Like it or not—and I certainly don’t—the COVID-19 pandemic changed practically everything about our lives.
One of the traditionally most satisfying, even heartwarming, of relationships that has been majorly affected is doctor–patient.
On or about New Year’s, I wrote:
“Do you trust your doctor anymore? Honestly?
“I don’t mean Dr. Anthony Fauci. How can anybody trust him, with all the prevarications, constant shifts in policy and deceptions, not to mention denying U.S. taxpayer support for gain-of-function research at the Wuhan Institute of Virology and other aspects of the doctor’s dark past revealed in great detail in Robert F. Kennedy Jr.’s book?
“I’m talking about your own personal doctor, the man or woman who has been your friend and trusted counselor for years, maybe decades. How do you feel about that person? Has it changed?”
Of the 465 people who wrote answers in the comments section, easily 90 percent were upset—or worse, sometimes considerably worse—about the decline in this once-treasured relationship.
It was a select group of The Epoch Times readers responding, and subject to whatever gloss you would give that, but I suspect they aren’t alone in their discontent. You hear it from people everywhere you go.
Nevertheless, since I wrote that article, that discontent has only grown as we have learned from Drs. Robert Malone, Peter McCullough, and others more about the degree to which we were deceived.
More is undoubtedly yet to come after a judge in Texas decreed that it was of “paramount importance” that the FDA produce 55,000 pages every 30 days of Pfizer COVID vaccine documents until all are released. (The FDA wanted 75 years to do this.)
So what does one do?
Does one throw away the family doctor with his/her degree, if they have it, from Harvard–Yale–Vanderbilt–Michigan medical schools or some other august institution, not to mention their affiliation with some supposedly great hospital listed high on the U.S. News & World Report’s rankings such as Mass General, UCLA, Mt. Sinai, or wherever?
It was those same institutions, working at the behest of our government, that carried out all the COVID decrees and mandates. They did so most entirely unquestioningly because so much of their funding came from that same government, via Medicare; yet more government money came if COVID was listed as the cause of death, making mortality statistics dubious at best.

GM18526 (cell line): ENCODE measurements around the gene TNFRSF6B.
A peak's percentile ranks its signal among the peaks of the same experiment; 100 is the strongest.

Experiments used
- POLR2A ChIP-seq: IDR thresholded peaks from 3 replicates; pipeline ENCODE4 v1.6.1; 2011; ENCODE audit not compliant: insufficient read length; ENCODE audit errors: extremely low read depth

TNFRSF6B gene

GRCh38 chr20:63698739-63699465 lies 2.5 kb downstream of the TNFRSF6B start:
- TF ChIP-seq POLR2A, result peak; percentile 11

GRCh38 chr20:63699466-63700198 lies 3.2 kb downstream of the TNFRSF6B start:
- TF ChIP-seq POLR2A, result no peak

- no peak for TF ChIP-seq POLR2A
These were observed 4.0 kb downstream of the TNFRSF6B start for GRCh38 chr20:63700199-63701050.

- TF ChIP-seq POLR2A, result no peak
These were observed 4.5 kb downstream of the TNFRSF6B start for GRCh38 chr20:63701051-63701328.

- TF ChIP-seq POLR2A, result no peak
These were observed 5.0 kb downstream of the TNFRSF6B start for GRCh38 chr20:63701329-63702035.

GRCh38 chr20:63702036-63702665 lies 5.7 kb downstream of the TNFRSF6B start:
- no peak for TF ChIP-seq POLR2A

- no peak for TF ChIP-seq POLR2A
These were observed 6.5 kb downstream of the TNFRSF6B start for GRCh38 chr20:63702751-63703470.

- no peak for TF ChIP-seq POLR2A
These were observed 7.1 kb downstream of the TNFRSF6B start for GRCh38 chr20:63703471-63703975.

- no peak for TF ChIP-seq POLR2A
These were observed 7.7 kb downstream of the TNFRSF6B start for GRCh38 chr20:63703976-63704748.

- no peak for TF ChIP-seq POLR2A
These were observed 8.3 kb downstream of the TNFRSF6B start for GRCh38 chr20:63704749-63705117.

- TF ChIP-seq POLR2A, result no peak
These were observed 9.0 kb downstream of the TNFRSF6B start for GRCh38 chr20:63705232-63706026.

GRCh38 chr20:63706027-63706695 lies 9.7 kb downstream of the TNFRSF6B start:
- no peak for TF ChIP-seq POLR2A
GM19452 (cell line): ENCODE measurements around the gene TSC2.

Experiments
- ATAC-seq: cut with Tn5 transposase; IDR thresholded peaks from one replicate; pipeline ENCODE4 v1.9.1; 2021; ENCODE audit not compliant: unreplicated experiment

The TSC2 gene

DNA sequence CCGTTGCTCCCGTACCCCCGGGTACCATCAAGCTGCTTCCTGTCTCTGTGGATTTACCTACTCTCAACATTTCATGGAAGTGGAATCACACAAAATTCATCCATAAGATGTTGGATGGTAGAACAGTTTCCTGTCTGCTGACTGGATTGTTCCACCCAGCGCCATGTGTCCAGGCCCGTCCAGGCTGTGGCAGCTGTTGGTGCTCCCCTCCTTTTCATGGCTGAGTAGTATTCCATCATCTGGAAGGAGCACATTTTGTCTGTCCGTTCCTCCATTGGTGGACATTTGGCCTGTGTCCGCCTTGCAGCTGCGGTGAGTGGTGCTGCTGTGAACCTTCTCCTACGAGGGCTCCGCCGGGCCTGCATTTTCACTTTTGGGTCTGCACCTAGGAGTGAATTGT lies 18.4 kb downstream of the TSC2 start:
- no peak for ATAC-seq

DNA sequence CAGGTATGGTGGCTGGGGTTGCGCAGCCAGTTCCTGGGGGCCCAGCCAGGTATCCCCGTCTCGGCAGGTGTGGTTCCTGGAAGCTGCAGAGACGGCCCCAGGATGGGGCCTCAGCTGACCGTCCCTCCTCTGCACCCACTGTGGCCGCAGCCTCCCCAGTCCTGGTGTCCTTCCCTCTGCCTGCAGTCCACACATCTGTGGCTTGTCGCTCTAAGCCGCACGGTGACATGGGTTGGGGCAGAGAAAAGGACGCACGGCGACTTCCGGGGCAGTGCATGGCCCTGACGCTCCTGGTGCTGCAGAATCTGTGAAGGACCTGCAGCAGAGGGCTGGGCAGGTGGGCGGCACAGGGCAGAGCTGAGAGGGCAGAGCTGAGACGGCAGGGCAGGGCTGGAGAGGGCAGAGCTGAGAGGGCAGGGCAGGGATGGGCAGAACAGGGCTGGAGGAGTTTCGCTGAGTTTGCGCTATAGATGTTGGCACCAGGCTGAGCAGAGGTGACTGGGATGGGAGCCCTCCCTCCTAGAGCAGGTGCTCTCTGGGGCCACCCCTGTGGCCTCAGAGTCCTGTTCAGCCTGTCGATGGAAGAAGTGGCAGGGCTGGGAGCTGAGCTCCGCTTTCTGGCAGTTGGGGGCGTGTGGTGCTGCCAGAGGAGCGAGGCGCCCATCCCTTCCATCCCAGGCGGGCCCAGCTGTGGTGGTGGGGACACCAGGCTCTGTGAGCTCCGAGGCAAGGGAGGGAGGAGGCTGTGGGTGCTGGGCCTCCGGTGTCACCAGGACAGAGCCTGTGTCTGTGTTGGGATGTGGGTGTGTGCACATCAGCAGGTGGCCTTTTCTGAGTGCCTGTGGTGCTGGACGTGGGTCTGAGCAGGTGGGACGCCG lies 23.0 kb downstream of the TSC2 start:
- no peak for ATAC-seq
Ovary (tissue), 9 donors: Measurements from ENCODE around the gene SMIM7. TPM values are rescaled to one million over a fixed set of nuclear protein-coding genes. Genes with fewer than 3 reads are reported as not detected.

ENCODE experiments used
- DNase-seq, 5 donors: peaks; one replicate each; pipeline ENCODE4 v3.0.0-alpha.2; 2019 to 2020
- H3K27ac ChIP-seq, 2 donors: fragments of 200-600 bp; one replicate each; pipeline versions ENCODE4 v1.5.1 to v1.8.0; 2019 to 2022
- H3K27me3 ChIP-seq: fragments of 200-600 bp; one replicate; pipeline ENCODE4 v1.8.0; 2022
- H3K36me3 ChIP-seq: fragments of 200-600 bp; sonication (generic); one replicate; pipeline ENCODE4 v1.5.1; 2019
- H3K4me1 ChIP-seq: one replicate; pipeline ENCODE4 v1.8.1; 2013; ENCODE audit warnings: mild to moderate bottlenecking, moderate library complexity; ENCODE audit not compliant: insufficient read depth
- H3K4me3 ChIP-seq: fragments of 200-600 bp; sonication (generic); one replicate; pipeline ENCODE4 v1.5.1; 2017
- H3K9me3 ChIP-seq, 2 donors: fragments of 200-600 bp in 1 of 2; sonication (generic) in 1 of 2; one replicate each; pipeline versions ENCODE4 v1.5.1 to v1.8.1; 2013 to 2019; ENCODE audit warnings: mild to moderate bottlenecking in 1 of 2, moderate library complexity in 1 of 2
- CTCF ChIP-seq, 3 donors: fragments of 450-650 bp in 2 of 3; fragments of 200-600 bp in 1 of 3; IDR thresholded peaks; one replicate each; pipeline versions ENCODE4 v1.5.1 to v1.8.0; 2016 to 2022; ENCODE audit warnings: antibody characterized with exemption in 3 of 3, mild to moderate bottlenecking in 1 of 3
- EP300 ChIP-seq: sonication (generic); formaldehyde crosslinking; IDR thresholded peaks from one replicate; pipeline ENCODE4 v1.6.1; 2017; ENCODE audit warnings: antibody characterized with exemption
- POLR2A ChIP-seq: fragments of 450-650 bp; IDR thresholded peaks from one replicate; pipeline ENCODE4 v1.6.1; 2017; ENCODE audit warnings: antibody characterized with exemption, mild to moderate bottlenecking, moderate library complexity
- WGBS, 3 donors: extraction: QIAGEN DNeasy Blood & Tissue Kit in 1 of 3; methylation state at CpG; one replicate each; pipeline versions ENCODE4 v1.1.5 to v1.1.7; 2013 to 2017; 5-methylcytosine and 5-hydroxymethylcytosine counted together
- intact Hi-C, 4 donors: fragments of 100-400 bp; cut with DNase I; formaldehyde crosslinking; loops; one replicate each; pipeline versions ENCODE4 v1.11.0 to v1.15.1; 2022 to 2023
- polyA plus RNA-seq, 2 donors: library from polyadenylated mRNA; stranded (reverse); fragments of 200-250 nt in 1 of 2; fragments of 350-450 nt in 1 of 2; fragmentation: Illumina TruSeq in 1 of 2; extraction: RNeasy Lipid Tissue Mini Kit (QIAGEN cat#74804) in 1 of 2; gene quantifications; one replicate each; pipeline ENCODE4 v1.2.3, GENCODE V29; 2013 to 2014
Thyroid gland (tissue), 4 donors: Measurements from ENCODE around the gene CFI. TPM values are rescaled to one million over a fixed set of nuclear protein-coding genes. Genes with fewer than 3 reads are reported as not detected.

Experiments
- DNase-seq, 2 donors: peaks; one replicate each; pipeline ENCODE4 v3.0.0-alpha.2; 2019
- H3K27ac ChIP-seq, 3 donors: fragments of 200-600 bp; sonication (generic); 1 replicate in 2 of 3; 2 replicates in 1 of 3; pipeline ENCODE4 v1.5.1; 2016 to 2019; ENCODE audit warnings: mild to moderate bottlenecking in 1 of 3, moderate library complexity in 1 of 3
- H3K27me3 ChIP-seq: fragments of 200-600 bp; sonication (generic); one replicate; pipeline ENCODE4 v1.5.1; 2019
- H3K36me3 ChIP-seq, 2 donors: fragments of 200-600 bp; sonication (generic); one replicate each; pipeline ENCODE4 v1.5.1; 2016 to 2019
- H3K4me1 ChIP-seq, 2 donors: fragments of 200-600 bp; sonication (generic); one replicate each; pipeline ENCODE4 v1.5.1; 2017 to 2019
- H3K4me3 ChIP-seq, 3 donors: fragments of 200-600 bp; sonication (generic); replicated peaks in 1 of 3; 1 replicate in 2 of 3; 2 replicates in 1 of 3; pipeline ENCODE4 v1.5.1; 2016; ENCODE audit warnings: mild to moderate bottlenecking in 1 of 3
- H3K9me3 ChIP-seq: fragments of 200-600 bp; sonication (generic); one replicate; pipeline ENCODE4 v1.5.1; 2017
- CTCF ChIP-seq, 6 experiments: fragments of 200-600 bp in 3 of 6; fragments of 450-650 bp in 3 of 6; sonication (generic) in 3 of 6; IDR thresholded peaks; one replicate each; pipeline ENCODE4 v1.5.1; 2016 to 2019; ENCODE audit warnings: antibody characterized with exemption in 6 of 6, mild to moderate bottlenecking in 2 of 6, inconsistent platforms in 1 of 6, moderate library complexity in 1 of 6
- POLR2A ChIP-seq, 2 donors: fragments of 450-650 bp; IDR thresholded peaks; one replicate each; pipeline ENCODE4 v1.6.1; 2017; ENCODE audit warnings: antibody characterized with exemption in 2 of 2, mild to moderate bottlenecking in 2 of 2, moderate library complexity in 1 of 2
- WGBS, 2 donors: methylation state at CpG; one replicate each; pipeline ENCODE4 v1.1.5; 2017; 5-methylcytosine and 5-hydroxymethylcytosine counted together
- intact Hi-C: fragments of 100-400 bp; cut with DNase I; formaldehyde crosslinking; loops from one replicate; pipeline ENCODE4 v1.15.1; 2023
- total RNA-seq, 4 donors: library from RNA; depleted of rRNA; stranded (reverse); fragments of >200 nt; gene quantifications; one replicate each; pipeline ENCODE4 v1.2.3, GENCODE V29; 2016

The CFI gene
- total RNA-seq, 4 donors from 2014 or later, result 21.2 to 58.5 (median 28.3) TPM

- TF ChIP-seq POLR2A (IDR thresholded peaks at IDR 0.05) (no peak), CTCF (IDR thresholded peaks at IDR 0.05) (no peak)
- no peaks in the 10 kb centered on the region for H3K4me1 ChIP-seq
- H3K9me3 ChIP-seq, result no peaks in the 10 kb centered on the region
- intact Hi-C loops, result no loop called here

These institutions were so obedient to the government (terrified of it, actually), they have restricted freedom of medical speech from their doctors, the case of Baylor suing McCullough being the most notorious example.
Ironically, the problem of our great medical institutions is quite similar to our higher educational institutions. They both rely on huge government stipends (some of it coming, more or less surreptitiously, from another government whose initials are CCP).
Still, do you cut your relationship with your doctor merely because they—most likely to protect their jobs and livelihood—obeyed the diktats of the institutions for which they worked?
What if something happens to you or one of your loved ones that necessitates a remedy only available with a modicum of confidence at those institutions, such as open-heart surgery?
It’s not an easy situation.
With that in mind, I attended a conference for a few hours on March 13 at Nashville’s Opryland, where many alternative medical techniques were on display. Some seemed interesting, but I had no way of evaluating which were real and which were, well, the kind of thing you might find at one of those neo-’60s wandering Renaissance Faires, basically somebody’s hobby that they insist is a cure-all for humanity.
Some of the doctors present were practitioners of something I have come to know as functional medicine. WebMD describes functional medicine doctors as those who “use specialized training and techniques to find the root causes of complex illnesses. They may investigate multiple factors causing a condition, or they may look into multiple conditions causing one symptom.”
Fair enough, I guess. But, at the same time, I see ads that read “Functional Medicine Training—Finish in as Fast as 10 Months.” Hmmm…
Wikipedia, not surprisingly, is less flattering to functional medicine, describing it as “a form of alternative medicine that encompasses a number of unproven and disproven methods and treatments.” (Sort of like Wikipedia itself these days.)
Once again, it seems We the People are on our own. We are going to have to make our own medical determinations for ourselves going forward.
Maybe, it will be a combination of methods, alternative and conventional. (I took ivermectin, obtained “underground,” when exposed to COVID, and never told my doctor. I never, to my knowledge anyway, contracted the disease.)
One thing we have learned, if we didn’t know it already, is that anything close to socialized medicine is horrific for our health and virtually all aspects of our lives, unless we enjoy being controlled and turned into automatons. As with everything else, the less government in health care, the better.
Views expressed in this article are the opinions of the author and do not necessarily reflect the views of The Epoch Times.